I am often asked about the origins of shamanism – when did it originate, where did it start, and who were the first shamans.
We know that shamanism is a prehistoric tradition dating back to hunter/gatherer (Paleolithic) cultures. Cave art 30,000-years-old shows evidence of shamanic practices, while rattles and other objects used in shamanic rituals have been found in material remains from the Iron Age. The word “shamanism” derives from the Manchu-Tungus (Northern Asia) word šaman, meaning one who knows.
Shamanism has been termed “humanity’s oldest and universal expression of religiosity,” and its cross-cultural presence among hunter/gatherer societies suggest a connection to the evolution of the brain. In fact, we can safely state that all modern world religions have their origins in long-forgotten shamanic practices.
Scholars have documented shamanism throughout Asia, Tibet, Oceania, Hungary, Sweden, North and South America, central Europe and Africa. Shamanic practices have varied extensively around the globe, but the role of the shaman as a healer and spiritual guide is widely shared. They were the first healers, teachers, and scholars.
The Andean shamans of Peru, with whom I trained for several decades, trace their spiritual origins back to the early peoples that settled at the foothills of the Himalayas nearly 50,000 years ago. Migrants from the Indus Valley in the northwestern regions of South Asia, (modern-day Pakistan) were among the first medicine men and women to cross the Bering Strait from Siberia after the last glacial period, and were known as the Laika – the Earthkeepers of old.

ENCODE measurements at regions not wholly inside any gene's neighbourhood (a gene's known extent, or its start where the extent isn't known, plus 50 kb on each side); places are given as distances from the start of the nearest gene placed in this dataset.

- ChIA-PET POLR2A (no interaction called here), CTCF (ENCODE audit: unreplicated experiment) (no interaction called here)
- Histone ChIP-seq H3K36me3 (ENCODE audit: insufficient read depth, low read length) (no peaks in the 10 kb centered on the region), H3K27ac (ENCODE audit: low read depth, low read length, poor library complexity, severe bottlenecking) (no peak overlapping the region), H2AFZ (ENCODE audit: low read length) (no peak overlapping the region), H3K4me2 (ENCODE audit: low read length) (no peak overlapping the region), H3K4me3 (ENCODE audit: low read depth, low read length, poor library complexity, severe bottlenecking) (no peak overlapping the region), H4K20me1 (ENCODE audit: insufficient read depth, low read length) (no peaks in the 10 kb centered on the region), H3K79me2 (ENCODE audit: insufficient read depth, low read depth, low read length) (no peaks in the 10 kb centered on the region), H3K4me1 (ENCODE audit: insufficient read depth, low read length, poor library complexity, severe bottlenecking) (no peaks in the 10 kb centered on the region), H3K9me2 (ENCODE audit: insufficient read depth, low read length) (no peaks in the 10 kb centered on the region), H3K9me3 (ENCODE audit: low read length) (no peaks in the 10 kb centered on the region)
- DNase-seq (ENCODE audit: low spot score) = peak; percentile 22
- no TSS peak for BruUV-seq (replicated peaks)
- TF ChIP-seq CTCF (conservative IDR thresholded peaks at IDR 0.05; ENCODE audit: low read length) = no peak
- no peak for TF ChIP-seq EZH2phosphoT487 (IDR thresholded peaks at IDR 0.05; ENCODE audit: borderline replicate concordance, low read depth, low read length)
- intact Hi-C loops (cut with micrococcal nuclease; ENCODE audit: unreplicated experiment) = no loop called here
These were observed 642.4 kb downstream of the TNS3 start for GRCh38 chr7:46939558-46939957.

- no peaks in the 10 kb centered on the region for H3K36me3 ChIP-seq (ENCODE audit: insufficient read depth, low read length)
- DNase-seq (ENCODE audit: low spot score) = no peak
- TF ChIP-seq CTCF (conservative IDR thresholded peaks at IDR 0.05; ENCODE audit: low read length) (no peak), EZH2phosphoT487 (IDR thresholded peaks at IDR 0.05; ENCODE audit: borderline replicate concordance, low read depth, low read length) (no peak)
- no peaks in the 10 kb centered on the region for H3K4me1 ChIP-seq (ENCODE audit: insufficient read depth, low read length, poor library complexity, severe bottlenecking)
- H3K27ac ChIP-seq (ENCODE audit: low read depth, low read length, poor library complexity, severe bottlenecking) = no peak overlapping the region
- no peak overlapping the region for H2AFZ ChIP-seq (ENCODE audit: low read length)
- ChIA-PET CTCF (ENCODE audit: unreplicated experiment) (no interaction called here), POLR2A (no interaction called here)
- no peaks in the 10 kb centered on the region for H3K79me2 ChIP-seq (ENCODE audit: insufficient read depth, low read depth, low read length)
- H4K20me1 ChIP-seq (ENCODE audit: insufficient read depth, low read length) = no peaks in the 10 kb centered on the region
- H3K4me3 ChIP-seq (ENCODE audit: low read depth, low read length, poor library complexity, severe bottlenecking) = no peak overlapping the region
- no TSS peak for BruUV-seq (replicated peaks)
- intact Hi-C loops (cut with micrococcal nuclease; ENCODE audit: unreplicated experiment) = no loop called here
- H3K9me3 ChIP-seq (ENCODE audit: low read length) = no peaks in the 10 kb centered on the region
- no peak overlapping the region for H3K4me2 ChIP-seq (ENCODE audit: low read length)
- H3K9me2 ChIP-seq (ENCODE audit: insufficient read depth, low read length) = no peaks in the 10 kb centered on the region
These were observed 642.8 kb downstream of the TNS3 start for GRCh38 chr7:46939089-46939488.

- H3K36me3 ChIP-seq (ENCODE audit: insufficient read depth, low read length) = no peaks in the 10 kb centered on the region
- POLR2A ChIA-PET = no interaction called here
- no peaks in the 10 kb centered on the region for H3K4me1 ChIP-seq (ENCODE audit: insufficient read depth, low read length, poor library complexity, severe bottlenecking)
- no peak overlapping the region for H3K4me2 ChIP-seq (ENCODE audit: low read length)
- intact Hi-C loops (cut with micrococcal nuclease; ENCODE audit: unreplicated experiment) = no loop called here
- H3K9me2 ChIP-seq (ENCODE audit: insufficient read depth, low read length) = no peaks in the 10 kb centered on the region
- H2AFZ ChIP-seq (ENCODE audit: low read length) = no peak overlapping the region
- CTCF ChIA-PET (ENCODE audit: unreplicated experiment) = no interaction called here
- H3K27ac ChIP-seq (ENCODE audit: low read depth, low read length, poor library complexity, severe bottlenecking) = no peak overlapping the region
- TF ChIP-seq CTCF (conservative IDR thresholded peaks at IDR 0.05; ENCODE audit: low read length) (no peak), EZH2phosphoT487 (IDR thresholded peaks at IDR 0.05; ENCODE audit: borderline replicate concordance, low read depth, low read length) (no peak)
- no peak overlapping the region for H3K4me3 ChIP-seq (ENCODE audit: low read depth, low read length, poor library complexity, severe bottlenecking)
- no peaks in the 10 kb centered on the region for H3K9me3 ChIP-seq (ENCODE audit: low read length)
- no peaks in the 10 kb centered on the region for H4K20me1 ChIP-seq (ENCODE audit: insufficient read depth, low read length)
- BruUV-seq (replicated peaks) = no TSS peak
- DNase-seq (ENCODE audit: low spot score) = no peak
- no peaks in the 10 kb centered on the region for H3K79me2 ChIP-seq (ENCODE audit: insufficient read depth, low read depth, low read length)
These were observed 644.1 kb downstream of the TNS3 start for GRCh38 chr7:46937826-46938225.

These shamans had direct experience of the energetic nature of reality. They understood that the material world is an expression of a subtler energetic realm that we interact with at all times. They learned how to dream their world into being within this realm, so they could participate in the creation and stewardship of the world, what we call reality. They revered all manifestations of nature.
Today, there are few traditional shamans left. With the encroachment of civilization, the younger generation is more interested in exploring the exciting new options available to them. But spirit works in mysterious ways, and as traditional shamanic cultures dwindle, increasing numbers of world-weary refugees of modern society are finding a path to modern shamanism.
We are the new shamans – the new caretakers of the earth, dreaming a more peaceful world into being. Even if we are not shaking feathers and rattles, or reading the oracle of the bones, we are shamans nonetheless, engaging with the luminous nature of reality, helping to heal the sick, learning how to prevent illness, and assisting the dying in their journey back to the world of Spirit.
We are helping to birth a world of the possible, in which the rivers are clean, the air is breathable again, and where we are able to assist people who are suffering. We help our fellow humans understand that there is a way of living in stewardship and connection with nature; that when we step into that path which is the medicine way, we live in harmony and health.
Is a person of knowledge and power.
Uses power and knowledge in service.
Knows that love is the organizing principle of the universe.
Knows that creation is not complete – we help dream the world into being.
Is one who has not left the Garden, is not separate from nature.
Knows everything is infused with spirit, with life.
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